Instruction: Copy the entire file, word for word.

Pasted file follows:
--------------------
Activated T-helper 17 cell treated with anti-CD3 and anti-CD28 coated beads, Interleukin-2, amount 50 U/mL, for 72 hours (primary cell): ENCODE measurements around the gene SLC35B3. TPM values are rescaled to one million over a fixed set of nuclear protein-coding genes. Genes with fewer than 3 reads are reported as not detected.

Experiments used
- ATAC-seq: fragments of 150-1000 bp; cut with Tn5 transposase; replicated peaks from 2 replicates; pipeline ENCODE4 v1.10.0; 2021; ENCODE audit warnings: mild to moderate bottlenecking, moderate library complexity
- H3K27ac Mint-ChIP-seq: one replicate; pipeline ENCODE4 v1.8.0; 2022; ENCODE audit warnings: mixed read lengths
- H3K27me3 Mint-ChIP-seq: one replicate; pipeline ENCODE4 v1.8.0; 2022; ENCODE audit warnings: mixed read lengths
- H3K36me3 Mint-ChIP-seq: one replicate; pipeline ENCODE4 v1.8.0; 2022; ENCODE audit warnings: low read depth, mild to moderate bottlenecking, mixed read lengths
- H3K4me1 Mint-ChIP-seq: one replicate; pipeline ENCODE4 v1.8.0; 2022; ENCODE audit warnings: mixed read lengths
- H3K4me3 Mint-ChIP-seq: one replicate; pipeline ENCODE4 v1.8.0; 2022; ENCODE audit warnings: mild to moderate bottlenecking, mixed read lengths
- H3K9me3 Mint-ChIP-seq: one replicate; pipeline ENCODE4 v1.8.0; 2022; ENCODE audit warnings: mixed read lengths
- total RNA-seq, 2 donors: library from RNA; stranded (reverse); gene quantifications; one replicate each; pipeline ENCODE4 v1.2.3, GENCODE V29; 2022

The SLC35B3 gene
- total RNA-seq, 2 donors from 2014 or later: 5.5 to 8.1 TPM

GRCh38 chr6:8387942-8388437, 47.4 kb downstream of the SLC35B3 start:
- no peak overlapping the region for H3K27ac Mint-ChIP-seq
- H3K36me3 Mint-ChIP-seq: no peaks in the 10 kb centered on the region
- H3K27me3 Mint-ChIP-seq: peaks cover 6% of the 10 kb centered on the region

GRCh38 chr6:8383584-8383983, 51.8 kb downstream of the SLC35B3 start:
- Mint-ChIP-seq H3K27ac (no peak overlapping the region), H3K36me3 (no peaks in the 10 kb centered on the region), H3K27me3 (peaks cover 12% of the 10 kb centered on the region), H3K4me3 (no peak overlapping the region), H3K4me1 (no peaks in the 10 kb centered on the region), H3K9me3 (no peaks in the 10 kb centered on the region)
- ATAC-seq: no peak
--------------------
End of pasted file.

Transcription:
Activated T-helper 17 cell treated with anti-CD3 and anti-CD28 coated beads, Interleukin-2, amount 50 U/mL, for 72 hours (primary cell): ENCODE measurements around the gene SLC35B3. TPM values are rescaled to one million over a fixed set of nuclear protein-coding genes. Genes with fewer than 3 reads are reported as not detected.

Experiments used
- ATAC-seq: fragments of 150-1000 bp; cut with Tn5 transposase; replicated peaks from 2 replicates; pipeline ENCODE4 v1.10.0; 2021; ENCODE audit warnings: mild to moderate bottlenecking, moderate library complexity
- H3K27ac Mint-ChIP-seq: one replicate; pipeline ENCODE4 v1.8.0; 2022; ENCODE audit warnings: mixed read lengths
- H3K27me3 Mint-ChIP-seq: one replicate; pipeline ENCODE4 v1.8.0; 2022; ENCODE audit warnings: mixed read lengths
- H3K36me3 Mint-ChIP-seq: one replicate; pipeline ENCODE4 v1.8.0; 2022; ENCODE audit warnings: low read depth, mild to moderate bottlenecking, mixed read lengths
- H3K4me1 Mint-ChIP-seq: one replicate; pipeline ENCODE4 v1.8.0; 2022; ENCODE audit warnings: mixed read lengths
- H3K4me3 Mint-ChIP-seq: one replicate; pipeline ENCODE4 v1.8.0; 2022; ENCODE audit warnings: mild to moderate bottlenecking, mixed read lengths
- H3K9me3 Mint-ChIP-seq: one replicate; pipeline ENCODE4 v1.8.0; 2022; ENCODE audit warnings: mixed read lengths
- total RNA-seq, 2 donors: library from RNA; stranded (reverse); gene quantifications; one replicate each; pipeline ENCODE4 v1.2.3, GENCODE V29; 2022

The SLC35B3 gene
- total RNA-seq, 2 donors from 2014 or later: 5.5 to 8.1 TPM

GRCh38 chr6:8387942-8388437, 47.4 kb downstream of the SLC35B3 start:
- no peak overlapping the region for H3K27ac Mint-ChIP-seq
- H3K36me3 Mint-ChIP-seq: no peaks in the 10 kb centered on the region
- H3K27me3 Mint-ChIP-seq: peaks cover 6% of the 10 kb centered on the region

GRCh38 chr6:8383584-8383983, 51.8 kb downstream of the SLC35B3 start:
- Mint-ChIP-seq H3K27ac (no peak overlapping the region), H3K36me3 (no peaks in the 10 kb centered on the region), H3K27me3 (peaks cover 12% of the 10 kb centered on the region), H3K4me3 (no peak overlapping the region), H3K4me1 (no peaks in the 10 kb centered on the region), H3K9me3 (no peaks in the 10 kb centered on the region)
- ATAC-seq: no peak